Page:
Can you believe another $40 million of sunken treasure has been recovered from the S.S. Central America?
If you are ready to drool over it as I am, be sure to attend the Long Beach Coin, Currency, Stamps & Sports Collectible Expos Feb. 22-24 where it will be on display.
Once again, marketing impresario Dwight Manley is in charge.
He is managing partner of the California Gold Marketing Group.
In 1999, he had acquired the initial and larger portion of the treasure for over $100 million, according to the ANA.
About the additional treasure, Manley says, “For insurance purposes, we’ve estimated the display’s value at $40 million, but these extraordinary treasures are priceless.”
Manley has revived the “Ship of Gold” display, which is set to house the treasure trove.
Long-time collectors might remember this ship-shaped and ship-shape display.
This latest display will showcase many of the 3,100 gold coins, more than 10,000 silver coins and 45 gold ingots that have been held in secure vaults since they were retrieved from the ocean floor four years ago.
All the coins are being certified by Professional Coin Grading Service using the new PCGS Gold Shield™ service.
The latest retrievals are just the newest chapter in a story that now goes back three decades to when the wreck was discovered in 1988.
In addition to Manley, Robert D. Evans returns for an encore performance.
He was the chief scientist on the 1980s mission that first located and recovered a portion of the fabulous sunken treasure and who assisted with the 2014 recovery.
He will be at the exhibit each day during the show to meet with visitors.
On Jan. 9, 2018, the California Gold Marketing Group received court approval and formally took possession of the treasure recovered from the S.S. Central America in 2014.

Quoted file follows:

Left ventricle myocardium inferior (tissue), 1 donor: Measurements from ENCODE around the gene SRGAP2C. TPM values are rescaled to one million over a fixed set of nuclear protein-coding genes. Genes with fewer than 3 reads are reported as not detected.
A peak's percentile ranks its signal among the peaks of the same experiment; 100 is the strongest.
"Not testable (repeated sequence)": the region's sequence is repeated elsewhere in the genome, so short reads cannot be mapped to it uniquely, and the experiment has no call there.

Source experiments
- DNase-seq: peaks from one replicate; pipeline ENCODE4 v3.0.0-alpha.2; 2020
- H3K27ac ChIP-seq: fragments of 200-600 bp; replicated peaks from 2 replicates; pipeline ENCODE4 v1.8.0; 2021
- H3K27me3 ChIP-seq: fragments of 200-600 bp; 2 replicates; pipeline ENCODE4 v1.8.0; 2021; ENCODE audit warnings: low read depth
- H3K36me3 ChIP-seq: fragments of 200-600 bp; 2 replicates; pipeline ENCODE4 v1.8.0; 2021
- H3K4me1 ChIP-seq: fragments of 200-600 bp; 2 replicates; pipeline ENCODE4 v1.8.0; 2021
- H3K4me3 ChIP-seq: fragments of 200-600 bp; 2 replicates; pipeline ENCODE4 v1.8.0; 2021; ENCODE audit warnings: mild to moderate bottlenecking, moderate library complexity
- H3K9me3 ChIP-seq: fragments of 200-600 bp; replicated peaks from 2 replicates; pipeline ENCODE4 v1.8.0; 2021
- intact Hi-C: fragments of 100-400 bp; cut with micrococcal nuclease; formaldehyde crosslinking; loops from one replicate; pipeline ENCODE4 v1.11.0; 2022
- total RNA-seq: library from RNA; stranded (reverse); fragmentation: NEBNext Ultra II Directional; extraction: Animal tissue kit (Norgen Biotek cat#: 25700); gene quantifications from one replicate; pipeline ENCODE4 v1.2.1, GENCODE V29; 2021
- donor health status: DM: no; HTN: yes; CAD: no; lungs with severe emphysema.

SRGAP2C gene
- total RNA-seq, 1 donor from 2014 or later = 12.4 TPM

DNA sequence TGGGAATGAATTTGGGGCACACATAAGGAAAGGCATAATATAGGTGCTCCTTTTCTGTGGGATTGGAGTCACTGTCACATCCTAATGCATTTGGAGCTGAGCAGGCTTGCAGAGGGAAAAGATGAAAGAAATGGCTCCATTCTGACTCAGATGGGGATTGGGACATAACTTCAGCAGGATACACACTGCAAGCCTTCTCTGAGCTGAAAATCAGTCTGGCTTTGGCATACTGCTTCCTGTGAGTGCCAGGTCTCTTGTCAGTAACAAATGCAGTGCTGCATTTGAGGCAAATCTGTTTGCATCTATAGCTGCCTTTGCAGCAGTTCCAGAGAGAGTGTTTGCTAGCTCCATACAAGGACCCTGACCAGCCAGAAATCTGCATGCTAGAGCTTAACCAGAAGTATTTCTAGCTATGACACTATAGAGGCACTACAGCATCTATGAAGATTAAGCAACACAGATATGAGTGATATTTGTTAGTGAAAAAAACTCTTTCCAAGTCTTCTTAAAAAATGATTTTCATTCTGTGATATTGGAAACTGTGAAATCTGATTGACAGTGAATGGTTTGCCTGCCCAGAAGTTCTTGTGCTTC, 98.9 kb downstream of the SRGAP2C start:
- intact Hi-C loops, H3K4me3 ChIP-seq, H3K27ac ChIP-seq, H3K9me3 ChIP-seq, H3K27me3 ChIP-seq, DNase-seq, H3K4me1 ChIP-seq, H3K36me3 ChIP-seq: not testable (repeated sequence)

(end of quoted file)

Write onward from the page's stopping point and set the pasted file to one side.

It had already been sent from Florida to the Professional Coin Grading Service headquarters in California in 38 containers that were sealed in June 2014.
Manley and Evans began opening the sealed containers on Jan. 10.
This began the careful process of examining, curating and cataloging the trove, one historic piece of treasure at a time.
The S.S. Central America sank in a hurricane in September 1857 off the North Carolina coast.
Though they are not numismatic, original leather satchels containing gold dust will be shown.
They were obtained from a safe, which might account for how well preserved the leather is.
World coin collectors will want to know that two Australian gold sovereigns struck in Sydney in 1855 and 1856 are part of the latest recoveries. Both are called the finest known, according to Manley.
There are gold coins from France, including a Napoleon 20 francs, British gold sovereigns of Queen Victoria, Mexican 8 escudos, Netherlands ducats, Dutch guldens and Peruvian gold.
What an amazing treasure story.
What an amazing display.
Go to Long Beach if you can.
Buzz blogger Dave Harper won the Numismatic Literary Guild Award for Best Blog for the third time in 2017 . He is editor of the weekly newspaper "Numismatic News."
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